Resonating, emotionally potent and an astute depiction of growing up in Singapore in the late 1990s, Chen’s work will please both film enthusiasts and the common folk.
Dir. Anthony Chen
2013 | Singapore | Drama | 99 mins | 1.85:1 | Mandarin, Tagalog, English & Hokkien
PG13 (passed clean) for brief coarse language
Cast: Koh Jia Ler, Angeli Bayani, Yeo Yann Yann, Chen Tian Wen
Plot: In 90s Singapore, the friendship between Filipino nursemaid Teresa and her young charge Jia Le makes waves in a family, while the Asian recession hits the region.
Awards: Won Camera d’Or (Cannes); Won 4 Golden Horses – Best Feature Film, Best Supporting Actress, Best Original Screenplay, Best New Director; Nom. for 2 Golden Horses – Best Support Actor, Best New Perfomer
International Sales: Memento Films
Subject Matter: Moderate
Narrative Style: Slightly Complex
Audience Type: Slightly Mainstream
Viewed: In Theatres
First Published: 15 Aug 2013
Ilo Ilo resonated with me in many ways. Like writer-director Anthony Chen, growing up in the late 1990s in Singapore was special for me. It was a time when I was young and free. It was a time when I had lofty ambitions of becoming a doctor, driving my dream Porsche 928, and finding a pretty wife who can cook.
I lived in a five-room flat in Serangoon, saw my rebel of a classmate being caned in public during assembly period, and I would ‘da pao’ (meaning: take-away) famous roast pork rice home for lunch after school. Only that I didn’t grow up with a maid. Now that would have made it complete, wouldn’t it?
Still, I had cousins and friends who had maids to care for them. I always found maids fascinating – they leave their country for work overseas, sharing a house with complete strangers. After many years, the house becomes a home, and strangers become family.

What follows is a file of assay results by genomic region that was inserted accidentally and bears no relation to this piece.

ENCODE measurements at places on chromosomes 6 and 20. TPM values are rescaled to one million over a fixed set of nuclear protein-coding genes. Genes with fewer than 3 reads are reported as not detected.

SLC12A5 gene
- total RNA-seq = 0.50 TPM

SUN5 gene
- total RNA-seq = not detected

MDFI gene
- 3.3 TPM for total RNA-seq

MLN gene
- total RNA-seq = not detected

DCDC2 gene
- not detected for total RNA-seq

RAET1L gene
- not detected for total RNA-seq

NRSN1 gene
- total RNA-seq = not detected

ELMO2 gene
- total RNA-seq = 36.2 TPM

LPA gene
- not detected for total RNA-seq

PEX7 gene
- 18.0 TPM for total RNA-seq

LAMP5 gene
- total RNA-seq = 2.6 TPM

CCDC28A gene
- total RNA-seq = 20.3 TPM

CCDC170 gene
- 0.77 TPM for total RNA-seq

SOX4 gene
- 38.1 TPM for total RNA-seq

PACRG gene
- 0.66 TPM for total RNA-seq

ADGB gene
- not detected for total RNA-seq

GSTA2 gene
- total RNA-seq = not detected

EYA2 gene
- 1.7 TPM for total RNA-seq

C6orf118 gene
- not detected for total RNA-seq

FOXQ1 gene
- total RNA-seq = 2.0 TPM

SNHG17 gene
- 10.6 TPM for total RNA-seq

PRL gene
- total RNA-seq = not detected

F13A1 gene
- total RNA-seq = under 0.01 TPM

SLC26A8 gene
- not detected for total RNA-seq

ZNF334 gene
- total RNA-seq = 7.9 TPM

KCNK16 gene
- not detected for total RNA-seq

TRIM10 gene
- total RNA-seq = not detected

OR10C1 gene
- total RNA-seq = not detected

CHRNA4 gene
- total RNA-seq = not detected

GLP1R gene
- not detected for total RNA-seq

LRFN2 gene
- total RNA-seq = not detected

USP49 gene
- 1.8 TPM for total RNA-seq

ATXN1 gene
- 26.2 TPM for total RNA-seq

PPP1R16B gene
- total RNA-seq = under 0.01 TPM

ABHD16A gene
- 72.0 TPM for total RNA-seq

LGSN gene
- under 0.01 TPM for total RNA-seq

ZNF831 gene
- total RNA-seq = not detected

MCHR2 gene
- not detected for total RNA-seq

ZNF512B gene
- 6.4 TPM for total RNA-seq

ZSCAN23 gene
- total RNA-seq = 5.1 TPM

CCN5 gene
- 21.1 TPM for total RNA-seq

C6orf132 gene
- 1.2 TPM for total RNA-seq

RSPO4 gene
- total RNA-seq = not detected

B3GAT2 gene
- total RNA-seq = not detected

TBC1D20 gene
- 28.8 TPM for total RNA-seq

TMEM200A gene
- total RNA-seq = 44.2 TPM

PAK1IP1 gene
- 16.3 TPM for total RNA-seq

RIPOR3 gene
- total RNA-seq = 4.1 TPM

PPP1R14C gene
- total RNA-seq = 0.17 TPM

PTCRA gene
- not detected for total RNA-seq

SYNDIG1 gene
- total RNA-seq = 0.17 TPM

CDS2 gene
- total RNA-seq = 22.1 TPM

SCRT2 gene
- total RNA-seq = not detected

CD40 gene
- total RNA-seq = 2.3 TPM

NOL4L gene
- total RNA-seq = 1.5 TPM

This is how Jia Le, the young protagonist, feels as he becomes more emotionally attached to his maid after some initial hostility. His parents struggle to make ends meet as they await the birth of their second child.
The 1997 Asian financial crisis hits and people are desperate to make a quick buck. The future is bleak, though there is always a glimmer of hope in 4-D, the national lottery.
“I am your maid, but I didn’t come here to be bullied.”
Chen’s astute depiction of the life of a young boy living in the late 1990s is both nostalgic and a longing return to the imperfect past. His direction of the film remains nuanced and hopeful.
There is no clear cut answer to life’s problems, yet the very notion of these characters existing in that time and space (physically and architecturally in the form of the Singapore ‘New Town’) suggest that everyone will pull through together as a community and prosper at the dawn of the new millennium.
In some way, the Singapore success story is implicitly essentialized in Ilo Ilo. The performances are spot-on and the pacing of the movie is excellent throughout. I suspect Chen’s work here will appeal more to the common folk than Boo Junfeng’s Sandcastle (2010).
Film enthusiasts will also revel in this finely-crafted drama, finally a local feature that is quite rightly the most accomplished in a long while. There is never a false note, and Chen’s confident grasp of his material allows Ilo Ilo to be funny, endearing and accessible at the same time. It really deserves to make a splash at the box-office.